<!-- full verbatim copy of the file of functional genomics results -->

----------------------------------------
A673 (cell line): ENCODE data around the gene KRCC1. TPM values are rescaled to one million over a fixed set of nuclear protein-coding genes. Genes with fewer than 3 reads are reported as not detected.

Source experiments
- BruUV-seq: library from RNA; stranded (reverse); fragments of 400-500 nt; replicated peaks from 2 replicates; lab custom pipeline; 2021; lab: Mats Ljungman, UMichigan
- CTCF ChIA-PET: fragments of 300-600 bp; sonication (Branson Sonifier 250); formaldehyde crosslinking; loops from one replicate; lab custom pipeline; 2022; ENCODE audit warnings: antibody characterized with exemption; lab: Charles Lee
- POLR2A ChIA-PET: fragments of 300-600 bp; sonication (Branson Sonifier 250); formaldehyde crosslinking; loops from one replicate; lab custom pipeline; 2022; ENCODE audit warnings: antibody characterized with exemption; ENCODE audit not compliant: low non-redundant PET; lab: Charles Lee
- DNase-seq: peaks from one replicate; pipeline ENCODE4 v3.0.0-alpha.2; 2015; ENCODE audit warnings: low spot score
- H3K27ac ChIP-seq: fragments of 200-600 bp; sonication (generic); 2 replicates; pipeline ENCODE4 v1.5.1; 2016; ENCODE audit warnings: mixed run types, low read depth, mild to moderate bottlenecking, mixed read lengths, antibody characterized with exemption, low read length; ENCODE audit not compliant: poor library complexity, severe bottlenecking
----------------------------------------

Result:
A673 (cell line): ENCODE data around the gene KRCC1. TPM values are rescaled to one million over a fixed set of nuclear protein-coding genes. Genes with fewer than 3 reads are reported as not detected.

Source experiments
- BruUV-seq: library from RNA; stranded (reverse); fragments of 400-500 nt; replicated peaks from 2 replicates; lab custom pipeline; 2021; lab: Mats Ljungman, UMichigan
- CTCF ChIA-PET: fragments of 300-600 bp; sonication (Branson Sonifier 250); formaldehyde crosslinking; loops from one replicate; lab custom pipeline; 2022; ENCODE audit warnings: antibody characterized with exemption; lab: Charles Lee
- POLR2A ChIA-PET: fragments of 300-600 bp; sonication (Branson Sonifier 250); formaldehyde crosslinking; loops from one replicate; lab custom pipeline; 2022; ENCODE audit warnings: antibody characterized with exemption; ENCODE audit not compliant: low non-redundant PET; lab: Charles Lee
- DNase-seq: peaks from one replicate; pipeline ENCODE4 v3.0.0-alpha.2; 2015; ENCODE audit warnings: low spot score
- H3K27ac ChIP-seq: fragments of 200-600 bp; sonication (generic); 2 replicates; pipeline ENCODE4 v1.5.1; 2016; ENCODE audit warnings: mixed run types, low read depth, mild to moderate bottlenecking, mixed read lengths, antibody characterized with exemption, low read length; ENCODE audit not compliant: poor library complexity, severe bottlenecking